Wednesday, August 26, 2015

On the Hennepin Pt. 2

Cement fence posts were made on site with steel rod reinforcements.  Still standing!

Bridge over the Hennepin.

This one's easier to explain than show. There are several aqueducts along the Hennepin in which the Hennepin crosses over a natural creek.  The Hennepin is its own water system and is not a part of the surrounding water basin. Because the bed of the canal is lined with clay, the system is predominantly above the surrounding grade. In other words,my he water of the Hennepin is above the cornfields as well as the marshland that tends to run alongside the canal.

Normally the aqueduct consists of a cement bridge that carries the canal, along with any barges.  However, instead of repairing aged aqueducts, it has been easier to channel the water coming from the central feeder canal through large pipes under any creeks or rivers and then back up to where the canal continues.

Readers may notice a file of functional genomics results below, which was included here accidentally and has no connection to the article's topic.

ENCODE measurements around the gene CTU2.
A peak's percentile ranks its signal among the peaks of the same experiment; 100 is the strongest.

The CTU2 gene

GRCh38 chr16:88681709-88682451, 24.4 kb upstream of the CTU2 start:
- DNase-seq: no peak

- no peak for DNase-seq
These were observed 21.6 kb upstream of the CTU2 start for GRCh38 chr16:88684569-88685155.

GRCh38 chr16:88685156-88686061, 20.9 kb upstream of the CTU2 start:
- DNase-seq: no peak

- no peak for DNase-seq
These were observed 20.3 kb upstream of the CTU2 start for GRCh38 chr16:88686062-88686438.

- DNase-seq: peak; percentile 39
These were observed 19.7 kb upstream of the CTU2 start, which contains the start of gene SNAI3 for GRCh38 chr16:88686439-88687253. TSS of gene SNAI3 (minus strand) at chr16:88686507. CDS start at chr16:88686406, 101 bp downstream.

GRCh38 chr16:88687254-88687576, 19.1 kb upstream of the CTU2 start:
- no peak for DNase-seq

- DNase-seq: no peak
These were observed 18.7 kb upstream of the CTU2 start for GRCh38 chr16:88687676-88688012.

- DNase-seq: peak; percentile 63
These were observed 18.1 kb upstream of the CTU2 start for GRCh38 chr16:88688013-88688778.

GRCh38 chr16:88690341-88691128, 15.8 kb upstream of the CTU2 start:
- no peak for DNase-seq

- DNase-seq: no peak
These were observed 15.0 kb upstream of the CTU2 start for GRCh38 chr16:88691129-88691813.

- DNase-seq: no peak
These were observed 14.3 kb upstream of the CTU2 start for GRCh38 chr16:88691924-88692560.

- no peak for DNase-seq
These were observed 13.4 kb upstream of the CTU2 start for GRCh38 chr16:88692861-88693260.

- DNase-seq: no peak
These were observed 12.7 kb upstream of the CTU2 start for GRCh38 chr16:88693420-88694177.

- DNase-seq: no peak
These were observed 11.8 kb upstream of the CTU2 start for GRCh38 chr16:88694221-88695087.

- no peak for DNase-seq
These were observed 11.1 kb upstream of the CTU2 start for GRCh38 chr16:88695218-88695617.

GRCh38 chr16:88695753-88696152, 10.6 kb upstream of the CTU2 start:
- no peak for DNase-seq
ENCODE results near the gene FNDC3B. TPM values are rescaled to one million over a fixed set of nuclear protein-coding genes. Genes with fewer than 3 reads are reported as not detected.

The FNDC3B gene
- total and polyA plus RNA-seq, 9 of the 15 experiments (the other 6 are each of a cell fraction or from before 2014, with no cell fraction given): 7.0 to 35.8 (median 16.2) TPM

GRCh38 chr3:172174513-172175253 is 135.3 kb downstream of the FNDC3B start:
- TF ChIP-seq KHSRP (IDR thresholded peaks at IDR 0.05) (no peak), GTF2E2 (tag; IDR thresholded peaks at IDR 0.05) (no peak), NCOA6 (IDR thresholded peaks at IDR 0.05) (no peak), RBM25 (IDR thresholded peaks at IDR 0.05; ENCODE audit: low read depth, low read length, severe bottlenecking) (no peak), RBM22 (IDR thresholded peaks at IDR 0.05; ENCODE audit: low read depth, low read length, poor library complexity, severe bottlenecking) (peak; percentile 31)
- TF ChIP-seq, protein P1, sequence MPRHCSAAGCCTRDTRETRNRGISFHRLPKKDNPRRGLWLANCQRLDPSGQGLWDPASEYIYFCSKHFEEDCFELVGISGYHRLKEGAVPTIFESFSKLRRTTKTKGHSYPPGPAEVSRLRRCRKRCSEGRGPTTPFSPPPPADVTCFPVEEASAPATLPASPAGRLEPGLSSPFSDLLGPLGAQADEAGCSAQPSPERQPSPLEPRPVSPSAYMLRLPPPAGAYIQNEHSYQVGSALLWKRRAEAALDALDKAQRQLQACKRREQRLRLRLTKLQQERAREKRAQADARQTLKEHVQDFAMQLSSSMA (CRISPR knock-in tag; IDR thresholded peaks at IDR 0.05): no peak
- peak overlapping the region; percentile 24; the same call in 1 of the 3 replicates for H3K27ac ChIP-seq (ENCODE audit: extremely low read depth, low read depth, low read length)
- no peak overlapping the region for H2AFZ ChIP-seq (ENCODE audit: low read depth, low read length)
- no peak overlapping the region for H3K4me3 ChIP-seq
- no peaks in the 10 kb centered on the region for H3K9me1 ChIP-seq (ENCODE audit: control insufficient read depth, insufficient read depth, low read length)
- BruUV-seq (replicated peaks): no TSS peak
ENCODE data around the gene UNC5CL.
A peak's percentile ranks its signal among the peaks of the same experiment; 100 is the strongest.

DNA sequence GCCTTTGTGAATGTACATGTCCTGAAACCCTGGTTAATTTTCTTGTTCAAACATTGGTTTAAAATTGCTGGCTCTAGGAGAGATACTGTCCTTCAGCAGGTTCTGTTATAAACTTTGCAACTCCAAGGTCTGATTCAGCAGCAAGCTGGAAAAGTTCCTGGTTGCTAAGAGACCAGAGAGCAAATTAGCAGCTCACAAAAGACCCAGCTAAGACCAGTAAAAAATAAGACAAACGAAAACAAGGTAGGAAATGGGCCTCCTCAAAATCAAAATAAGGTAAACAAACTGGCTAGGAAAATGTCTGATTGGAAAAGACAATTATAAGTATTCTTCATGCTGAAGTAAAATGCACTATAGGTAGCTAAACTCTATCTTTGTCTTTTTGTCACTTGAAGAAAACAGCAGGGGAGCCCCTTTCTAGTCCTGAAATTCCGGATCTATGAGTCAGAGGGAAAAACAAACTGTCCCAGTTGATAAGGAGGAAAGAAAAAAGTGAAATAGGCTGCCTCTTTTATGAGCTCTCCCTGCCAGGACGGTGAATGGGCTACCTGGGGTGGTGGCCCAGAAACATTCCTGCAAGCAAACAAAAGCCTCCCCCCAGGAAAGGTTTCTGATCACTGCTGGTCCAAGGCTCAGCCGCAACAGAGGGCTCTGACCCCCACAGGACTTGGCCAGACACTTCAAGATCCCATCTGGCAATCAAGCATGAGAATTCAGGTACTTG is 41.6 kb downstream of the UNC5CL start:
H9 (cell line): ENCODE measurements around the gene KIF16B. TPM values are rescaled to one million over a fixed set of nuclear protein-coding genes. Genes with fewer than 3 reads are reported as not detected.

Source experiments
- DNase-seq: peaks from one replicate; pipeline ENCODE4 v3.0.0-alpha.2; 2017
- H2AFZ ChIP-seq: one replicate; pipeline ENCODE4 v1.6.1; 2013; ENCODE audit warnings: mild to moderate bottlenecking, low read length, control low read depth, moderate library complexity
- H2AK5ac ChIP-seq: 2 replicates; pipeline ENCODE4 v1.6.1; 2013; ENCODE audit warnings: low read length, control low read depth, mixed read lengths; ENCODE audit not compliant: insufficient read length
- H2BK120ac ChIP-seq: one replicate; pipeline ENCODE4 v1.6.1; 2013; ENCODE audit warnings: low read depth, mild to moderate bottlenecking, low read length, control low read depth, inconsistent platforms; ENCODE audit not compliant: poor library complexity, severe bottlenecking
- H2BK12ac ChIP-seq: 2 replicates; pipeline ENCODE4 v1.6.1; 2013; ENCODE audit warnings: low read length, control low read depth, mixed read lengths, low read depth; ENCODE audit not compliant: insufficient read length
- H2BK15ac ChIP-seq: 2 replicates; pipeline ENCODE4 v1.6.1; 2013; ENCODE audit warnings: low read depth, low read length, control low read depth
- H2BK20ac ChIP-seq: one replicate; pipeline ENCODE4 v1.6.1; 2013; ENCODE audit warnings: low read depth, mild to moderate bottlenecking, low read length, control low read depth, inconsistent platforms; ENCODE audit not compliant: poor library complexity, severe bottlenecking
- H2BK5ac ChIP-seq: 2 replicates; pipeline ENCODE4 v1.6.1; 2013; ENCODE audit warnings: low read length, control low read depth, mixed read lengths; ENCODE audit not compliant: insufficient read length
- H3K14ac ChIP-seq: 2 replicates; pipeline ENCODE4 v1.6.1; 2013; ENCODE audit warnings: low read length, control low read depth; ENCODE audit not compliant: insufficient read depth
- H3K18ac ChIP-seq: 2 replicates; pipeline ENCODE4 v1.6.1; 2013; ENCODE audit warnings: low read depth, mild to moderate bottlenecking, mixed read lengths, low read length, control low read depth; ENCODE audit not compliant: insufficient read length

The actual water flow of the canal is minimal compared to a natural river that handles the fluctuating water runoff of a region. The canal is currently adjusted to allow enough flow to keep the water from stagnating.  

If you look carefully in the last picture, you will see that there is a double wall that holds back the canal and that there is water swirling up from below.

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